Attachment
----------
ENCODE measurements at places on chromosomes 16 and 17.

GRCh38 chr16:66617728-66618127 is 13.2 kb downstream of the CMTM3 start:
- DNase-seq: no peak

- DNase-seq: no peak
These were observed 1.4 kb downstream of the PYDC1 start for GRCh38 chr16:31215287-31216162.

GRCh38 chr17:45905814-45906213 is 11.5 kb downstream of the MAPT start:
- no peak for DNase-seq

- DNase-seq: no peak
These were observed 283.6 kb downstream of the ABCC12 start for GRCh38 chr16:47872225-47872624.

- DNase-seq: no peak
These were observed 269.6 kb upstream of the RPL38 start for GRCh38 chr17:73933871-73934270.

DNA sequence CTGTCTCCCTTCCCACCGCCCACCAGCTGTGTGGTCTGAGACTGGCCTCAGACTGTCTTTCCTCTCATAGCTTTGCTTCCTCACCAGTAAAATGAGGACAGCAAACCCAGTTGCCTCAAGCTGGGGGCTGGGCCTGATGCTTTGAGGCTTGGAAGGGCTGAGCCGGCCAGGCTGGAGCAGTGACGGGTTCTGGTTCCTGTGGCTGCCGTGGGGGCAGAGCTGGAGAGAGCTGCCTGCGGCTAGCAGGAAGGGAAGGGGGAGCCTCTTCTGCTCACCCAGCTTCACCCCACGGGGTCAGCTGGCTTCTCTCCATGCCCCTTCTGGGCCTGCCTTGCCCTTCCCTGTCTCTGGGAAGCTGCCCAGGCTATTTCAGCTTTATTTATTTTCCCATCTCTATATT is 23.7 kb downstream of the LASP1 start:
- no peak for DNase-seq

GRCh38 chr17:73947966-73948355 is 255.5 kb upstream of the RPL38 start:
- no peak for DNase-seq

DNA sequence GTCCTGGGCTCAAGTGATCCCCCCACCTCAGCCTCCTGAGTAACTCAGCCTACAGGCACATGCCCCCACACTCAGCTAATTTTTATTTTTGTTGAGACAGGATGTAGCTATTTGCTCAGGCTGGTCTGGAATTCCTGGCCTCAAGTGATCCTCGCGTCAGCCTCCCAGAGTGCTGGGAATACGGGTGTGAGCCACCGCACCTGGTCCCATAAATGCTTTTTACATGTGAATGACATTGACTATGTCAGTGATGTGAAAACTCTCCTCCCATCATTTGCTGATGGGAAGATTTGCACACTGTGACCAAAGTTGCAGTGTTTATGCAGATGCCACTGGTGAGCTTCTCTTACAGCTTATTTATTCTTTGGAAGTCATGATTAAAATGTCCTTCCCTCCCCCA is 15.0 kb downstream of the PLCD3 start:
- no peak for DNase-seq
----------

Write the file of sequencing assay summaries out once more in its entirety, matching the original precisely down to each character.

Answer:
ENCODE measurements at places on chromosomes 16 and 17.

GRCh38 chr16:66617728-66618127 is 13.2 kb downstream of the CMTM3 start:
- DNase-seq: no peak

- DNase-seq: no peak
These were observed 1.4 kb downstream of the PYDC1 start for GRCh38 chr16:31215287-31216162.

GRCh38 chr17:45905814-45906213 is 11.5 kb downstream of the MAPT start:
- no peak for DNase-seq

- DNase-seq: no peak
These were observed 283.6 kb downstream of the ABCC12 start for GRCh38 chr16:47872225-47872624.

- DNase-seq: no peak
These were observed 269.6 kb upstream of the RPL38 start for GRCh38 chr17:73933871-73934270.

DNA sequence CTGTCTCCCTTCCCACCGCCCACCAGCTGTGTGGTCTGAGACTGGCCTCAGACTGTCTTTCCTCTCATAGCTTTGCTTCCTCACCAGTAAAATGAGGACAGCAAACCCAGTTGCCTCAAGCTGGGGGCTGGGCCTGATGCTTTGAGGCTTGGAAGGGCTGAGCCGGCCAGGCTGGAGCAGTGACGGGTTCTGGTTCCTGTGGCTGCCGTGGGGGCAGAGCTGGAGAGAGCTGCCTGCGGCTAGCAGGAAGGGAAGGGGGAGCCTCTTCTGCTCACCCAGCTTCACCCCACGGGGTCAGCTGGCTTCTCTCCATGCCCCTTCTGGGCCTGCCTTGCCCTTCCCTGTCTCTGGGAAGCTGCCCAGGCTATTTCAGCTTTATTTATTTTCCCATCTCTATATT is 23.7 kb downstream of the LASP1 start:
- no peak for DNase-seq

GRCh38 chr17:73947966-73948355 is 255.5 kb upstream of the RPL38 start:
- no peak for DNase-seq

DNA sequence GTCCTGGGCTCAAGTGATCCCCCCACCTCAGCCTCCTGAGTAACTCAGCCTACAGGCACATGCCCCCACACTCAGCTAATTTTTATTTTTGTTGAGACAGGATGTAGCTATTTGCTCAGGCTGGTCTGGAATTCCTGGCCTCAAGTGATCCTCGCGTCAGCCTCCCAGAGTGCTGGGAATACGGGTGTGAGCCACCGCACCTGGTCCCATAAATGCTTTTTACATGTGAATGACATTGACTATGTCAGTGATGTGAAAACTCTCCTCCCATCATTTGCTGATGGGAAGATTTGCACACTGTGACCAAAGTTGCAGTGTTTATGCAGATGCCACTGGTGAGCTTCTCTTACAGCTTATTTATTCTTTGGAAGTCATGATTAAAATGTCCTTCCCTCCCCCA is 15.0 kb downstream of the PLCD3 start:
- no peak for DNase-seq